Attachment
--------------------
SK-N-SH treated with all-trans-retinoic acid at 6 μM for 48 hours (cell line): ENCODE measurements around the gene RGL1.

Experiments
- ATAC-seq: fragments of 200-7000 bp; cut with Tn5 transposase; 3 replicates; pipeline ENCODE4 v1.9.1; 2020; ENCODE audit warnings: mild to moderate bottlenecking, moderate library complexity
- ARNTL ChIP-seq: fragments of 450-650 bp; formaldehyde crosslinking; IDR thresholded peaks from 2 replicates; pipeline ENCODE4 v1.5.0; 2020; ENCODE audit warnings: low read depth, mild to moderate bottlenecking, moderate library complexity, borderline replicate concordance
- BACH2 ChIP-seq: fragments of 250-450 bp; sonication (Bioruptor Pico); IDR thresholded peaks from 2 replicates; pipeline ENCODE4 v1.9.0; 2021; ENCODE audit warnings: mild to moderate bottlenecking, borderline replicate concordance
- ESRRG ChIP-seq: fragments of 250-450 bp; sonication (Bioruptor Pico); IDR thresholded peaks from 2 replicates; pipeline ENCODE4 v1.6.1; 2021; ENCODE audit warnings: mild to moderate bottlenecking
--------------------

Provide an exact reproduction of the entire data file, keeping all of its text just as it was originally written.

SK-N-SH treated with all-trans-retinoic acid at 6 μM for 48 hours (cell line): ENCODE measurements around the gene RGL1.

Experiments
- ATAC-seq: fragments of 200-7000 bp; cut with Tn5 transposase; 3 replicates; pipeline ENCODE4 v1.9.1; 2020; ENCODE audit warnings: mild to moderate bottlenecking, moderate library complexity
- ARNTL ChIP-seq: fragments of 450-650 bp; formaldehyde crosslinking; IDR thresholded peaks from 2 replicates; pipeline ENCODE4 v1.5.0; 2020; ENCODE audit warnings: low read depth, mild to moderate bottlenecking, moderate library complexity, borderline replicate concordance
- BACH2 ChIP-seq: fragments of 250-450 bp; sonication (Bioruptor Pico); IDR thresholded peaks from 2 replicates; pipeline ENCODE4 v1.9.0; 2021; ENCODE audit warnings: mild to moderate bottlenecking, borderline replicate concordance
- ESRRG ChIP-seq: fragments of 250-450 bp; sonication (Bioruptor Pico); IDR thresholded peaks from 2 replicates; pipeline ENCODE4 v1.6.1; 2021; ENCODE audit warnings: mild to moderate bottlenecking